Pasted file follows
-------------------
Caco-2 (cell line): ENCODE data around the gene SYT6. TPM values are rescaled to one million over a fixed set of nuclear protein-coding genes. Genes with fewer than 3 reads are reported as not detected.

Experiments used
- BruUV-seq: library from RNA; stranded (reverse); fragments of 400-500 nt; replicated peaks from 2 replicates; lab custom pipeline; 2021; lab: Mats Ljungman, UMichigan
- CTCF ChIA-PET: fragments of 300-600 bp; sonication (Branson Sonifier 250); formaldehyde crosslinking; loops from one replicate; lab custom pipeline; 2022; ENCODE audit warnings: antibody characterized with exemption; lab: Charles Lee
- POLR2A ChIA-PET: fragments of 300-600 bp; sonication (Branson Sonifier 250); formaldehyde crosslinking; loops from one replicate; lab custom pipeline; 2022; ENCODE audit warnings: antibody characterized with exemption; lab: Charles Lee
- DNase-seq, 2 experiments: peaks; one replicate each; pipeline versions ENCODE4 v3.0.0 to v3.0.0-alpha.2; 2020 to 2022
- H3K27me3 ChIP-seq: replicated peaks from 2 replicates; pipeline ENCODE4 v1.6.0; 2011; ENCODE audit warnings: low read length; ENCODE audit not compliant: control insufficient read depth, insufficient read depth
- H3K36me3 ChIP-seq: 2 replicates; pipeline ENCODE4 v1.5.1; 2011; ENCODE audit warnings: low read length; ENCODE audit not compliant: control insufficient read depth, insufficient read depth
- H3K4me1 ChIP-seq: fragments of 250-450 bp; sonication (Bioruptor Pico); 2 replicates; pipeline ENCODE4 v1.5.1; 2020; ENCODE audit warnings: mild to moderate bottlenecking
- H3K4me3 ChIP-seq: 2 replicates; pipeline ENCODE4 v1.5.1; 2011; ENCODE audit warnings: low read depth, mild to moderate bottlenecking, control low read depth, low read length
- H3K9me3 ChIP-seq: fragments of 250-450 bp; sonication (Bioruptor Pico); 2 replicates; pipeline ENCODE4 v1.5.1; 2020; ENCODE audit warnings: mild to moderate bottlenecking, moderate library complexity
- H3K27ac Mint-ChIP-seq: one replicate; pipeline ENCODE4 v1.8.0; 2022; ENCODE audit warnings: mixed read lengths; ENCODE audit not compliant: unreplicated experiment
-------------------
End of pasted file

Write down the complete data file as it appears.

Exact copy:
Caco-2 (cell line): ENCODE data around the gene SYT6. TPM values are rescaled to one million over a fixed set of nuclear protein-coding genes. Genes with fewer than 3 reads are reported as not detected.

Experiments used
- BruUV-seq: library from RNA; stranded (reverse); fragments of 400-500 nt; replicated peaks from 2 replicates; lab custom pipeline; 2021; lab: Mats Ljungman, UMichigan
- CTCF ChIA-PET: fragments of 300-600 bp; sonication (Branson Sonifier 250); formaldehyde crosslinking; loops from one replicate; lab custom pipeline; 2022; ENCODE audit warnings: antibody characterized with exemption; lab: Charles Lee
- POLR2A ChIA-PET: fragments of 300-600 bp; sonication (Branson Sonifier 250); formaldehyde crosslinking; loops from one replicate; lab custom pipeline; 2022; ENCODE audit warnings: antibody characterized with exemption; lab: Charles Lee
- DNase-seq, 2 experiments: peaks; one replicate each; pipeline versions ENCODE4 v3.0.0 to v3.0.0-alpha.2; 2020 to 2022
- H3K27me3 ChIP-seq: replicated peaks from 2 replicates; pipeline ENCODE4 v1.6.0; 2011; ENCODE audit warnings: low read length; ENCODE audit not compliant: control insufficient read depth, insufficient read depth
- H3K36me3 ChIP-seq: 2 replicates; pipeline ENCODE4 v1.5.1; 2011; ENCODE audit warnings: low read length; ENCODE audit not compliant: control insufficient read depth, insufficient read depth
- H3K4me1 ChIP-seq: fragments of 250-450 bp; sonication (Bioruptor Pico); 2 replicates; pipeline ENCODE4 v1.5.1; 2020; ENCODE audit warnings: mild to moderate bottlenecking
- H3K4me3 ChIP-seq: 2 replicates; pipeline ENCODE4 v1.5.1; 2011; ENCODE audit warnings: low read depth, mild to moderate bottlenecking, control low read depth, low read length
- H3K9me3 ChIP-seq: fragments of 250-450 bp; sonication (Bioruptor Pico); 2 replicates; pipeline ENCODE4 v1.5.1; 2020; ENCODE audit warnings: mild to moderate bottlenecking, moderate library complexity
- H3K27ac Mint-ChIP-seq: one replicate; pipeline ENCODE4 v1.8.0; 2022; ENCODE audit warnings: mixed read lengths; ENCODE audit not compliant: unreplicated experiment